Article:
Movie City Indie Archive for August, 2010

Red light

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Blue light

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Kono dezain wa arimasu ka?!

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The Maysles Brothers' Salesman is on Hulu

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Something from Somewhere


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The last words of Satoshi Kon


A dying artist’s last written thoughts. Excerpt: “Because of the visits by Maruyama-san and my parents, I feel as though I’ve taken a big burden off my shoulders. Lastly, to my wife, about whom I worry the most, but who has been my support until the end. Since that time-left pronouncement, we drowned ourselves in tears together so many times. Every day was brutal for both of us, physically and mentally. There are almost no words for it. But the reason why I was able to survive those difficult days was because of the words that you said to me right after we received the news.
“I’ll be at your side [run with you] until the end.”
True to those words, as though you were leaving my worries in the dust, you skillfully directed the demands and requests that came rushing towards us like a landslide, and quickly learned how to take care of your husband. I was so moved, watching you deal with things so efficiently.
“My wife is awesome.”
No need to keep saying that now, you say? No no. You are even more awesome now than you ever were – I truly feel this. Even after I have died, I believe that you will send Satoshi Kon to the next world with grace. Ever since we got married, I was so wrapped up in “Work, work” that I was only able to spend some time at home after the cancer – such a shame. But you stood close to me, you always understood that I needed to immerse myself in my work, that my talent was there. Thank you.” [More at the link.]

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Tweets of the day, from filmmaker Alejandro Adams

“I get tired of the abundant congratulation of economy in filmmaking. It is a medium of excess, indulgence, profligacy. I want to die of it… When books express awe at how conscientious a director was

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The opening credits of the late Satoshi Kon's Paprika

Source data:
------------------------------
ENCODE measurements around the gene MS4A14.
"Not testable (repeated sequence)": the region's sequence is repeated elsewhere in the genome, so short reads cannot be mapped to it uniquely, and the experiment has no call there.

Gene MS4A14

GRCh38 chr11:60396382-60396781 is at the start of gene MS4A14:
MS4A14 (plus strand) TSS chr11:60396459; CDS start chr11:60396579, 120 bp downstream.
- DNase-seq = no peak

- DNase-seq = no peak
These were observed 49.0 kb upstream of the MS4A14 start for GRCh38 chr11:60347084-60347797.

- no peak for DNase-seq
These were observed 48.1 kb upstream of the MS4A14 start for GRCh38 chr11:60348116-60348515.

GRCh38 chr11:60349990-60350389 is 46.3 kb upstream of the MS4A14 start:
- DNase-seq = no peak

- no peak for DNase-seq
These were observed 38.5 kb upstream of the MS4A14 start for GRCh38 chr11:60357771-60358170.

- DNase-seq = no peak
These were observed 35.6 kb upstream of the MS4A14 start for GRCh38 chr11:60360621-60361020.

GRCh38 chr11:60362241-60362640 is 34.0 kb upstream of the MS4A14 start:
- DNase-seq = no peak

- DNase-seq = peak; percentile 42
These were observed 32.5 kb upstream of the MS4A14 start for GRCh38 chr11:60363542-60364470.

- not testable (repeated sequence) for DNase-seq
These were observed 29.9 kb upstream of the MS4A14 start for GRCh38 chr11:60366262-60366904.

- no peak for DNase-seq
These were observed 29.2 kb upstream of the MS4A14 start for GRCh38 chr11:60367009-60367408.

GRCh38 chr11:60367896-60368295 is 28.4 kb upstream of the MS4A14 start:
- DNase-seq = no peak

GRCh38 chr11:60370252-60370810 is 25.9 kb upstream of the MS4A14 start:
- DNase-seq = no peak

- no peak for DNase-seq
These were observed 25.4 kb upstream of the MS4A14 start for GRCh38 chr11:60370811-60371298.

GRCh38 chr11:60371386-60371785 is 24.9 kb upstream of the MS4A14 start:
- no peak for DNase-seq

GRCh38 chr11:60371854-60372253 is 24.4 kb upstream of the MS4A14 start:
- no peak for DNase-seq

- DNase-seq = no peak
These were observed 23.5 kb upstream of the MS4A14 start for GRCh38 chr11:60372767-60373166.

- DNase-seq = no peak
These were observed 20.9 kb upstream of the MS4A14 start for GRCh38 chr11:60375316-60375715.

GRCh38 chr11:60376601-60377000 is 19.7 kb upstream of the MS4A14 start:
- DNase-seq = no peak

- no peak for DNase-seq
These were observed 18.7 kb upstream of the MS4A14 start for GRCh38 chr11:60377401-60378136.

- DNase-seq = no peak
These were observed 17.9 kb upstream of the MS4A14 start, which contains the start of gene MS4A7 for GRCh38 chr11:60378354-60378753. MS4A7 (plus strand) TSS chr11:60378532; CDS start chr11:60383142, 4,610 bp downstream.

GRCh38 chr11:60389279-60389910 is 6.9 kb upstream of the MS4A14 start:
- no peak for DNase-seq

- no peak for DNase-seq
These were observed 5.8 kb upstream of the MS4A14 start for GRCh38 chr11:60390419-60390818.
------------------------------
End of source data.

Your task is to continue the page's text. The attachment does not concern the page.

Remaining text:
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Trailering 127 Hours




I do like that pullback upwards, the last proper shot of the until-then sunny trailer for Danny Boyle’s newest.

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"Scott Pilgrim vs. The Matrix"


Mmm… whoa?

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AWE. Some. John Boorman’s "The Matrix"


Walter Hill’s “The Dark Tower: The Gunslinger” with Clint Eastwood. Stop! 20 beauties in all here

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It's called… "Inebriation"

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The Last Chatroulette


Born for each other!

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Movie City Indie

Quote Unquotesee all »

“When Bay keeps these absurd plot-gears spinning, he’s displaying his skill as a slick, professional entertainer. But then there are the images of motion—I hesitate to say, of things in motion, because it’s not clear how many things there are in the movie, instead of mere digital simulations of things. It doesn’t matter. What matters is that there’s a car chase through London, seen from the level of tires, that could have gone on for an hour, um, tirelessly. What matters is that the defenestrated Cade saves himself by leaping from drone to drone in midair like a frog skipping among lotus pads; that he and Vivian slide along the colossal, polished expanses of sharply tilting age-old fields of metal like luge Olympians. What matters is that, when this heroic duo find themselves thrust out into the void of inner space from a collapsing planet, it has a terrifyingly vast emptiness that Bay doesn’t dare hold for more than an instant lest he become the nightmare-master. What matters is that the enormous thing hurtling toward Earth is composed in a fanatical detail that would repay slow-motion viewing with near-geological patience. Bay has an authentic sense of the gigantic; beside the playful enormity of his Transformerized universe, the ostensibly heroic dimensions of Ridley Scott’s and Christopher Nolan’s massive visions seem like petulant vanities.”
~ Michael Bay Gives Richard Brody A Tingle

How do you see film evolving in this age of Netflix?

I thought the swing would be quicker and more violent. There have been two landmark moments in the history of French film. First in 1946, with the creation of the CNC under the aegis of Malraux. He saved French cinema by establishing the advance on receipts and support fund mechanisms. We’re all children of this political invention. Americans think that the State gives money to French films, but they’re wrong. Through this system, films fund themselves!

The other great turning point came by the hand of Jack Lang in the 1980s, after the creation of Canal+. While television was getting ready to become the nemesis of film, he created the decoder, and a specific broadcasting space between film and television, using new investments for film. That once again saved French film.

These political decisions are important. We’re once again facing big change. If our political masters don’t take control of the situation and new stakeholders like Netflix, Google and Amazon, we’re headed for disaster. We need to create obligations for Internet service providers. They can’t always be against film. They used to allow piracy, but now that they’ve become producers themselves, they’re starting to see things in a different light. This is a moment of transition, a strong political act needs to be put forward. And it can’t just be at national level, it has to happen at European level.

Filmmaker Cédric Klapisch